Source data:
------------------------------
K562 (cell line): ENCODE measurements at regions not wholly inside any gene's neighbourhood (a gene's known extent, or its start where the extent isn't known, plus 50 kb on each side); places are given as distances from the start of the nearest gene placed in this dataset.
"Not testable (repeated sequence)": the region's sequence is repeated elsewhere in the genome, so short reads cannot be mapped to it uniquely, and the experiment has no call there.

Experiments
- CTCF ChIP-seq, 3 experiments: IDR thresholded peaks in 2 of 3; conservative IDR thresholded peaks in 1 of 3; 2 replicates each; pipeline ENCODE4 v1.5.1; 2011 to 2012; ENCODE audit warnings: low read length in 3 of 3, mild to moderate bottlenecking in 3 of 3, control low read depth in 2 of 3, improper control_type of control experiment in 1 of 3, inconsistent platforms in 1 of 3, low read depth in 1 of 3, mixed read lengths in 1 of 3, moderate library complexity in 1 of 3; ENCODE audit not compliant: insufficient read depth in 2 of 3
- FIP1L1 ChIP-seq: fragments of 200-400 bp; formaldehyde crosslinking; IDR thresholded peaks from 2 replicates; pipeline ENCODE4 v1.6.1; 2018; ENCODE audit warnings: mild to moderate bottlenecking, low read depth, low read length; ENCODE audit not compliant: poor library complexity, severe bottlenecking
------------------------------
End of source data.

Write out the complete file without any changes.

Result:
K562 (cell line): ENCODE measurements at regions not wholly inside any gene's neighbourhood (a gene's known extent, or its start where the extent isn't known, plus 50 kb on each side); places are given as distances from the start of the nearest gene placed in this dataset.
"Not testable (repeated sequence)": the region's sequence is repeated elsewhere in the genome, so short reads cannot be mapped to it uniquely, and the experiment has no call there.

Experiments
- CTCF ChIP-seq, 3 experiments: IDR thresholded peaks in 2 of 3; conservative IDR thresholded peaks in 1 of 3; 2 replicates each; pipeline ENCODE4 v1.5.1; 2011 to 2012; ENCODE audit warnings: low read length in 3 of 3, mild to moderate bottlenecking in 3 of 3, control low read depth in 2 of 3, improper control_type of control experiment in 1 of 3, inconsistent platforms in 1 of 3, low read depth in 1 of 3, mixed read lengths in 1 of 3, moderate library complexity in 1 of 3; ENCODE audit not compliant: insufficient read depth in 2 of 3
- FIP1L1 ChIP-seq: fragments of 200-400 bp; formaldehyde crosslinking; IDR thresholded peaks from 2 replicates; pipeline ENCODE4 v1.6.1; 2018; ENCODE audit warnings: mild to moderate bottlenecking, low read depth, low read length; ENCODE audit not compliant: poor library complexity, severe bottlenecking